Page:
Holden speech shows partisan funding fight

The bitter partisan squabble that plagued the Missouri General Assembly last year was revived Wednesday with an outburst from one of Missouri's highest-ranking Republicans.

Gov. Bob Holden's condemnation of the Republican-controlled General Assembly's cuts to education was interrupted by Speaker Pro Tem Rod Jetton, R-Marble Hill.

During the address, Jetton shouted at the governor, demanded that Holden release the remainder of almost $240 million in withholdings from education funding.

While acknowledging criticisms of Jetton's actions, House Budget Chairman Carl Bearden, R-St. Charles, said the outburst was justified.

"Rep. Jetton's outburst was unfortunate, but I think not necessarily uncalled for given the governor's continued desire to misrepresent the facts," Bearden said.

Democrats questioned the professionalism of Jetton and the General Assembly as a whole.

"I was appalled by Speaker Pro Tem Jetton's heckling of the governor," Minority Whip Jeff Harris, D-Columbia, said.

Harris said Jetton's challenge to the governor would hurt future budget debates.

"Until (Wednesday's) speech, I was cautiously optimistic that we could work together," Harris said. "But when you see the Speaker Pro Tem heckling the Governor, it causes a person to doubt the chances that we'll have true bipartisanship and cooperation."

The core of the disagreement was assigning blame for cuts to education in last year's budget discussions.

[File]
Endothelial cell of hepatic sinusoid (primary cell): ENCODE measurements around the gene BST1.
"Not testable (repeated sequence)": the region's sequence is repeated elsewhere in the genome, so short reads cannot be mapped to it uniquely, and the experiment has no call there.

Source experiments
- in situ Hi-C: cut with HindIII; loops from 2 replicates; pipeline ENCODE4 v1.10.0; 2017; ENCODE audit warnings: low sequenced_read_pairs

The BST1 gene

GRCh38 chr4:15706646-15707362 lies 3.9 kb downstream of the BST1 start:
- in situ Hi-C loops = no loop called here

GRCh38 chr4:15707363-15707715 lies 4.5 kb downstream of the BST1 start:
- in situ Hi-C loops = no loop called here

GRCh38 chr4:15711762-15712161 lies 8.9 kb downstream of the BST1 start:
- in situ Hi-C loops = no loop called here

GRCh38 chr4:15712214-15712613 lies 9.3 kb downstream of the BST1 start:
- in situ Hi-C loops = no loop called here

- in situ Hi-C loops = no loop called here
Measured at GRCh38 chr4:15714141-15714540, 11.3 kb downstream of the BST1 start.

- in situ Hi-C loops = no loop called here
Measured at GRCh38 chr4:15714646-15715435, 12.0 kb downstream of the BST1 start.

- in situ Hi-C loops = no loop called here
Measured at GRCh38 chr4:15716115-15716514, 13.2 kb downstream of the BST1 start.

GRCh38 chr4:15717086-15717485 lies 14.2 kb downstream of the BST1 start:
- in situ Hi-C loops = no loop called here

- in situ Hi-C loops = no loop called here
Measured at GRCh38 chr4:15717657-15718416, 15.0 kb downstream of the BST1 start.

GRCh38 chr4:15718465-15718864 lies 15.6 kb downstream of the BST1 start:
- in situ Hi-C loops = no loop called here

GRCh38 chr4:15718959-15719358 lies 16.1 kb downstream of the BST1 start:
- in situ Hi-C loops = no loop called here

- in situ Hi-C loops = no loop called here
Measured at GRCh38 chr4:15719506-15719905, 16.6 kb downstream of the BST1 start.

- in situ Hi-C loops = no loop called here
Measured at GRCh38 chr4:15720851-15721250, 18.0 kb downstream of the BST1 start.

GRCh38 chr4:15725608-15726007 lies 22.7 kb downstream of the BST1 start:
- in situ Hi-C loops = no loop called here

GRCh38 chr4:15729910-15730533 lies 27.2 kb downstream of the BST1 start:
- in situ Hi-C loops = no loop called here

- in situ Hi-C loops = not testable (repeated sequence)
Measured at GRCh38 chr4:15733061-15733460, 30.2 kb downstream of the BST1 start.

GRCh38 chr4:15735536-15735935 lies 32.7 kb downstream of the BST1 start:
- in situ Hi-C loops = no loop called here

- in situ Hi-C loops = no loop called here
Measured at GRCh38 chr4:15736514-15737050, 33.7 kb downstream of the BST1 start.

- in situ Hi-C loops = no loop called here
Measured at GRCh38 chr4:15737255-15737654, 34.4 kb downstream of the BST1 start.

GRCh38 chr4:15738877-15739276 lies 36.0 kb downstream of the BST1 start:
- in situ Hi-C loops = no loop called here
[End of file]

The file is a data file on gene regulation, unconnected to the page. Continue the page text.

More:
"Our people were sold short last year with budget cuts of hundreds of millions of dollars, and these cuts endangered the future of countless children," Holden said in the speech.

"First we encourage them to dream, then you denied the means," he said. "That's not bravado. That's just cruel."

In the speech, Holden blamed Republicans for the budget cuts and challenged the General Assembly to restore all education funds.

"Some think there is courage in cutting education funding," Holden said. "But where is the courage in merely shifting the burden onto local governments? Where is the courage in forcing your local constituents to raise property taxes? And where is the courage in siding with gambling and tobacco interests over the welfare of our children in public schools?"

Holden proposed tax programs similar to those rejected by the General Assembly last year. Both Hanaway and Senate Pro Tem Peter Kinder, R-Cape Girardeau, denounced the proposals again in remarks to their respective bodies prior to Holden's address.

"We should not have an unbalanced budget because the General Assembly has a moral responsibility to give the governor a budget that is fiscally responsible and balanced," Harris said. "I'm still waiting to hear from Speaker Hanaway and the Budget Chair as to their proposals, but unfortunately, the indications show that they do intend to cut from education."

Estimates placed the budget deficit at least at $740 million. Holden has released estimates that agree with the initial figures, but House Republicans, who believed the estimates overstated the debt in the fall, anticipate Holden's plans are unnecessary.

Bearden said Holden's ideas for increasing revenue rather than extending further cuts would not factor significantly in the budget.

"There won't be any tax increases that come about from this," Bearden said. "I think it was a campaign speech, not a State of the State address. He totally misrepresented and essentially lied in saying that the legislature cut from education while the fact is that the legislature increased education funding."

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